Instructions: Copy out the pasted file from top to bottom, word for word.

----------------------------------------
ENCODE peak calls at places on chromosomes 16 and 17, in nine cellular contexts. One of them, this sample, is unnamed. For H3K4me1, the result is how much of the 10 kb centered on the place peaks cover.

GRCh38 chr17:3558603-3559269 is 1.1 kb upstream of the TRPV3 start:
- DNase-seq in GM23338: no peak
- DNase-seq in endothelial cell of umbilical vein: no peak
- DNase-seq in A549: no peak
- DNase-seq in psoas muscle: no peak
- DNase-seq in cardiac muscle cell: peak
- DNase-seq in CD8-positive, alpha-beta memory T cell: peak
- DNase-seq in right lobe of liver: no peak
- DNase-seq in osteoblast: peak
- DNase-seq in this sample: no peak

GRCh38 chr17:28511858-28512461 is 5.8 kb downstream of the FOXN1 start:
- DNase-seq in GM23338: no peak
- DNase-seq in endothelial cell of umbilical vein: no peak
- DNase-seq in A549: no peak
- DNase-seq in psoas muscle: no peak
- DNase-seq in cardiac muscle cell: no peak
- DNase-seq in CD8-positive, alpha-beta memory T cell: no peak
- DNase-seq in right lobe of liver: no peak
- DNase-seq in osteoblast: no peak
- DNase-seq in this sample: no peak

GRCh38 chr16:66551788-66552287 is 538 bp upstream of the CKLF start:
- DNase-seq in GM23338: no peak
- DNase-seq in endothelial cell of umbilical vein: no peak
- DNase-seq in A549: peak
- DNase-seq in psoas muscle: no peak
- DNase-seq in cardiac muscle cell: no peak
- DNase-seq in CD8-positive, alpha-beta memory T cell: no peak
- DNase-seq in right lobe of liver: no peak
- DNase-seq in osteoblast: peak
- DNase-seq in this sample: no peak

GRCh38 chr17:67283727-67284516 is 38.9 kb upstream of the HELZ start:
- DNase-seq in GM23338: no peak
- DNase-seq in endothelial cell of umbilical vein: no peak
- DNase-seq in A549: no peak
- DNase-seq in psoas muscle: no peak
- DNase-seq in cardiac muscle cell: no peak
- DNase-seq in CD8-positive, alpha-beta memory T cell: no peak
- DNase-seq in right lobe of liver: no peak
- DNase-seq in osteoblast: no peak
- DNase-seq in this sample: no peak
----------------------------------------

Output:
ENCODE peak calls at places on chromosomes 16 and 17, in nine cellular contexts. One of them, this sample, is unnamed. For H3K4me1, the result is how much of the 10 kb centered on the place peaks cover.

GRCh38 chr17:3558603-3559269 is 1.1 kb upstream of the TRPV3 start:
- DNase-seq in GM23338: no peak
- DNase-seq in endothelial cell of umbilical vein: no peak
- DNase-seq in A549: no peak
- DNase-seq in psoas muscle: no peak
- DNase-seq in cardiac muscle cell: peak
- DNase-seq in CD8-positive, alpha-beta memory T cell: peak
- DNase-seq in right lobe of liver: no peak
- DNase-seq in osteoblast: peak
- DNase-seq in this sample: no peak

GRCh38 chr17:28511858-28512461 is 5.8 kb downstream of the FOXN1 start:
- DNase-seq in GM23338: no peak
- DNase-seq in endothelial cell of umbilical vein: no peak
- DNase-seq in A549: no peak
- DNase-seq in psoas muscle: no peak
- DNase-seq in cardiac muscle cell: no peak
- DNase-seq in CD8-positive, alpha-beta memory T cell: no peak
- DNase-seq in right lobe of liver: no peak
- DNase-seq in osteoblast: no peak
- DNase-seq in this sample: no peak

GRCh38 chr16:66551788-66552287 is 538 bp upstream of the CKLF start:
- DNase-seq in GM23338: no peak
- DNase-seq in endothelial cell of umbilical vein: no peak
- DNase-seq in A549: peak
- DNase-seq in psoas muscle: no peak
- DNase-seq in cardiac muscle cell: no peak
- DNase-seq in CD8-positive, alpha-beta memory T cell: no peak
- DNase-seq in right lobe of liver: no peak
- DNase-seq in osteoblast: peak
- DNase-seq in this sample: no peak

GRCh38 chr17:67283727-67284516 is 38.9 kb upstream of the HELZ start:
- DNase-seq in GM23338: no peak
- DNase-seq in endothelial cell of umbilical vein: no peak
- DNase-seq in A549: no peak
- DNase-seq in psoas muscle: no peak
- DNase-seq in cardiac muscle cell: no peak
- DNase-seq in CD8-positive, alpha-beta memory T cell: no peak
- DNase-seq in right lobe of liver: no peak
- DNase-seq in osteoblast: no peak
- DNase-seq in this sample: no peak